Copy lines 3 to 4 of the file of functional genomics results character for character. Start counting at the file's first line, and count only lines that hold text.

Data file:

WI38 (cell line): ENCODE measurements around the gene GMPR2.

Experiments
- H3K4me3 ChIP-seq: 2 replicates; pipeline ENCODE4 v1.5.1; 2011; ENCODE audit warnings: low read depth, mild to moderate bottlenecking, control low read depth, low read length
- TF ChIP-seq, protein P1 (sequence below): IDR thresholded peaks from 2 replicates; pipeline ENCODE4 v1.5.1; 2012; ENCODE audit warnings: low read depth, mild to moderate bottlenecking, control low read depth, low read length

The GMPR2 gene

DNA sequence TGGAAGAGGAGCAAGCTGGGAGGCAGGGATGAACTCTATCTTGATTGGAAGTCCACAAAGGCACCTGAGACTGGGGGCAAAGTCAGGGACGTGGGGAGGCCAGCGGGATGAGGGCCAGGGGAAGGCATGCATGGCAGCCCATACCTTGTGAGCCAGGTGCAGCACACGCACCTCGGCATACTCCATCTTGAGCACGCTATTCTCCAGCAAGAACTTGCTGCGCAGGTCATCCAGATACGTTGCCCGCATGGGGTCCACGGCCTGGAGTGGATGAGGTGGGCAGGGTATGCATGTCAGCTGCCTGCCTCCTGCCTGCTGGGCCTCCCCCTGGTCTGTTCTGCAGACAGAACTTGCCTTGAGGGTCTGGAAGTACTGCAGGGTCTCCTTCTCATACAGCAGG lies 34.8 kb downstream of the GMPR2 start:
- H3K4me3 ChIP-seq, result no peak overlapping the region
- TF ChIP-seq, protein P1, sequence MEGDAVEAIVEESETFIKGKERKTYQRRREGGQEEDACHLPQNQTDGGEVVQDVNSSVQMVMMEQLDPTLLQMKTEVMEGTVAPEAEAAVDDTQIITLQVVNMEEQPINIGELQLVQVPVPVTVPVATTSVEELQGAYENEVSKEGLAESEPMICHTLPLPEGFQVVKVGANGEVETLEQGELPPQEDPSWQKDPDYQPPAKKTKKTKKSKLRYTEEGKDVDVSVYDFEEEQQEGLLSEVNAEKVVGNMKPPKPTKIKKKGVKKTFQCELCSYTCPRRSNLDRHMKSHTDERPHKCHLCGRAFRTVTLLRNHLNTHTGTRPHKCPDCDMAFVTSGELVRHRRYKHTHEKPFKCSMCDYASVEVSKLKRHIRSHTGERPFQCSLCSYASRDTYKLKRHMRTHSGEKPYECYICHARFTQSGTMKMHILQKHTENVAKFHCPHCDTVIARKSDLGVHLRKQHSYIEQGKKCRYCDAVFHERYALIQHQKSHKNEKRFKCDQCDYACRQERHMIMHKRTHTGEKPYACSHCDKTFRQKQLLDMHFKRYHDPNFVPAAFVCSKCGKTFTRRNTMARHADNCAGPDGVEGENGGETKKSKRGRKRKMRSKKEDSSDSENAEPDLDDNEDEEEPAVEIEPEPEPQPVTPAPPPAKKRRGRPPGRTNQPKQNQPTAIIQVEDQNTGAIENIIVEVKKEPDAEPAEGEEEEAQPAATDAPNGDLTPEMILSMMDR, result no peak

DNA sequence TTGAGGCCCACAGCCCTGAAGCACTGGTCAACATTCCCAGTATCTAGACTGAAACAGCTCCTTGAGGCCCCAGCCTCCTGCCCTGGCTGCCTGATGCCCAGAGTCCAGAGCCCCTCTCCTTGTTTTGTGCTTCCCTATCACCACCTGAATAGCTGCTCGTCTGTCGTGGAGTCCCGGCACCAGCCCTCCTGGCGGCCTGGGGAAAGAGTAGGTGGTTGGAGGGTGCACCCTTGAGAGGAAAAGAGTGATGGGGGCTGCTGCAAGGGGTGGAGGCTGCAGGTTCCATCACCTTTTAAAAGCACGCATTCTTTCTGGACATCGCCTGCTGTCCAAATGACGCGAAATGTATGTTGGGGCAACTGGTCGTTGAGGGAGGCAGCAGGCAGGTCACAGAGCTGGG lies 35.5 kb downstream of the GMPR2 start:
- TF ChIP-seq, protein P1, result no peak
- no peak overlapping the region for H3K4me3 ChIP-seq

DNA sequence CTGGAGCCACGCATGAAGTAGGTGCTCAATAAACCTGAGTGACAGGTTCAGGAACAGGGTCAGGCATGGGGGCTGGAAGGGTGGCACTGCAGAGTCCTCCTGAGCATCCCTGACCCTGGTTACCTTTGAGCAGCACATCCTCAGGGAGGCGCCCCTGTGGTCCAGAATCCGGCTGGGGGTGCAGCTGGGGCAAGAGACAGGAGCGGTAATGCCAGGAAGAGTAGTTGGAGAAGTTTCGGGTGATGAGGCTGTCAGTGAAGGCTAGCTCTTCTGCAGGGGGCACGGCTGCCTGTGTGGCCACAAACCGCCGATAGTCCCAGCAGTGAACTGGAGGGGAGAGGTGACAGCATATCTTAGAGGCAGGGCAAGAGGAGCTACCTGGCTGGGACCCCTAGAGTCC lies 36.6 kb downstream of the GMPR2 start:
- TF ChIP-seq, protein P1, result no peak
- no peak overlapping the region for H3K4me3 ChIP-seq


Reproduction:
- H3K4me3 ChIP-seq: 2 replicates; pipeline ENCODE4 v1.5.1; 2011; ENCODE audit warnings: low read depth, mild to moderate bottlenecking, control low read depth, low read length
- TF ChIP-seq, protein P1 (sequence below): IDR thresholded peaks from 2 replicates; pipeline ENCODE4 v1.5.1; 2012; ENCODE audit warnings: low read depth, mild to moderate bottlenecking, control low read depth, low read length